Tuesday, March 22, 2016

Two wheels are often better than four

There are at least four reasons for Taiwan's bicycling renaissance. Firstly, now that two-day weekends are the norm, Taiwanese have more free time than ever before. Secondly, as in other parts of the world where eating well and being sedentary is the default lifestyle, many citizens are concerned about their waistlines. 

The third reason is that good, affordable bicycles for all demographics are available. Taiwan has long been a major manufacturer of bicycles. In recent years, as labour and other costs have risen, local bike makers like Giant and Merida have moved up market. Their efforts to produce high-quality bicycles and bike accessories have met with great success. In 2014, Taiwan exported almost US$2.8 billion worth of complete bikes and bicycle components. 
Finally, the government has done its bit. The authorities pro-bicycle initiatives have come in for some criticism, but at least taking bikes on trains is now easier. In both Taipei and Kaohsiung, bike enthusiasts can take their 'iron horses' (鐵馬, which is how many Taiwanese refer to their bicycles) on certain MRT trains, opening up those metropolises and their hinterlands for exploration. Assisting cyclists with tea and drinking water, as well as directions, has been added to the police’s duties.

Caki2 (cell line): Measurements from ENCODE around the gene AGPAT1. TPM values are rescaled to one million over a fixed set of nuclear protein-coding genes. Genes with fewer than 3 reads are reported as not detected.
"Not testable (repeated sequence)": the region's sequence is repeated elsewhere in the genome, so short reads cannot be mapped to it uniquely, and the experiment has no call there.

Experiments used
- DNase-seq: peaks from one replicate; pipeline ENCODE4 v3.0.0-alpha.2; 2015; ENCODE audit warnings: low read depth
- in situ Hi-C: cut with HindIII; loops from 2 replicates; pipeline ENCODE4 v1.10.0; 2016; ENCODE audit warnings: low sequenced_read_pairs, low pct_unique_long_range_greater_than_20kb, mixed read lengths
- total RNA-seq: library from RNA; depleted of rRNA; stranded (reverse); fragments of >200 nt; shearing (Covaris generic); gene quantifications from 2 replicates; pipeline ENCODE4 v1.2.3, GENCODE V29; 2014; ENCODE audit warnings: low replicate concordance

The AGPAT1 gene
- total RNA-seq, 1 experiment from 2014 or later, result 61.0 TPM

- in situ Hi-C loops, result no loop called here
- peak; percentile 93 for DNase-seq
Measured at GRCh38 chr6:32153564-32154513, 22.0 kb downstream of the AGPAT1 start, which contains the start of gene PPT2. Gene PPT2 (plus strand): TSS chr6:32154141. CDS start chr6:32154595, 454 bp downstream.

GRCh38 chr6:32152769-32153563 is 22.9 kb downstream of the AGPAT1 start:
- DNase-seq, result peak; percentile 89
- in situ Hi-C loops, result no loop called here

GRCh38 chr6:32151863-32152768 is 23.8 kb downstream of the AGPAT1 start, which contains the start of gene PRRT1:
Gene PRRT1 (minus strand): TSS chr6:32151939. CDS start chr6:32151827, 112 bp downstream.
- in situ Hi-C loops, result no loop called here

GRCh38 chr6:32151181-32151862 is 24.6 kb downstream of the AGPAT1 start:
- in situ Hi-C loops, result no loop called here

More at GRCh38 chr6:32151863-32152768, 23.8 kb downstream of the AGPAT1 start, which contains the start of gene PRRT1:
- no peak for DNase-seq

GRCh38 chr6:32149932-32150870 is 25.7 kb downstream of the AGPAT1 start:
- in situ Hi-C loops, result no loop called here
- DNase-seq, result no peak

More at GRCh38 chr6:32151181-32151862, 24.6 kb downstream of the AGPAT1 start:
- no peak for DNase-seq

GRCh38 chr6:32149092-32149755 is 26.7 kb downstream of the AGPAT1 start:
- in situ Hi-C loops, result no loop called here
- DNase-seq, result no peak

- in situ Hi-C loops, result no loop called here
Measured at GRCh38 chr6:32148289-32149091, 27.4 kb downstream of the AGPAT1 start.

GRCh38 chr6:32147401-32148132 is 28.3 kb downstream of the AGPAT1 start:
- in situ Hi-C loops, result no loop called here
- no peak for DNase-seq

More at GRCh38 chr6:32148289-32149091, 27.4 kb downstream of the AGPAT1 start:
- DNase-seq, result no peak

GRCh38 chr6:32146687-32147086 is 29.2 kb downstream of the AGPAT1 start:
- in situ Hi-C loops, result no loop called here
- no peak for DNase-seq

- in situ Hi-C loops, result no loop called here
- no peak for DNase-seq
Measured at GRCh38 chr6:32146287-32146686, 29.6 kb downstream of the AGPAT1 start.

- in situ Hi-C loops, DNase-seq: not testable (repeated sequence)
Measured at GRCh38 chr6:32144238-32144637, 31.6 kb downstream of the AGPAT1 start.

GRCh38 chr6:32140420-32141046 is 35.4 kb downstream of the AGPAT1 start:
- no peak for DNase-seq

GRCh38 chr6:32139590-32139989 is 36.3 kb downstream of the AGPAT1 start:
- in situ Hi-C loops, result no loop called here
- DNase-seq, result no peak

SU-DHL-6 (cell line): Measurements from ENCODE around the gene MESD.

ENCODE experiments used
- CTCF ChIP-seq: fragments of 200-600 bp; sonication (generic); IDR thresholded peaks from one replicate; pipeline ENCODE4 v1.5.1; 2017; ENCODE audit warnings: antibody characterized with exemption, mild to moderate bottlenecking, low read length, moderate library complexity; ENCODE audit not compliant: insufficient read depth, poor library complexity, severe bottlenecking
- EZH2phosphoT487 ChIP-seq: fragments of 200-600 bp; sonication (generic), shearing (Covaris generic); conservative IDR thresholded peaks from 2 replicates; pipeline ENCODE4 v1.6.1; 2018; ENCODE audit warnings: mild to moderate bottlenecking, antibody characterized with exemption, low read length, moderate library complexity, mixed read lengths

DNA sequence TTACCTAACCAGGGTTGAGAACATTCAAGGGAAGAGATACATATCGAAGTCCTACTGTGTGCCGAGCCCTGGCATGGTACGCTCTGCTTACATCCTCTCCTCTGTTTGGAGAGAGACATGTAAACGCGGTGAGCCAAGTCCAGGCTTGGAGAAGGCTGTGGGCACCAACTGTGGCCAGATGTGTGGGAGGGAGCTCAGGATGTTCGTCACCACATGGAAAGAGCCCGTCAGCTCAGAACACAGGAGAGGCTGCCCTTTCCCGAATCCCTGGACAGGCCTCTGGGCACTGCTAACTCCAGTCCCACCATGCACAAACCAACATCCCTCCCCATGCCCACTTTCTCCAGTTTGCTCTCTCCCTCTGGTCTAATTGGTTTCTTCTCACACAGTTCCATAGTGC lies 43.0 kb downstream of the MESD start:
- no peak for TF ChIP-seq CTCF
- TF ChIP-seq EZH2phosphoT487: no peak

International interest in Taiwan as a cycling destination has been building, thanks to magazine articles, TV reports, and at least one movie.  The 2014 romance Nanpu (Riding the Breeze has inspired some moviegoers to bike around Tamsui, Jiufen, and other places featured in this Taiwanese-Japanese co-production. 

Anyone touring Taiwan during the summer is likely to run into clusters of cyclists going all the way around the island. The total distance depends on the precise route, but is often over 1,200km. Huandao (環島, 'round the island') bike journeys have become both a rite of passage and an expression of Taiwanese identity. While it's possible to camp in many places, some riders prefer to travel light, carrying nothing other than a change of clothing and money to buy accommodation and food.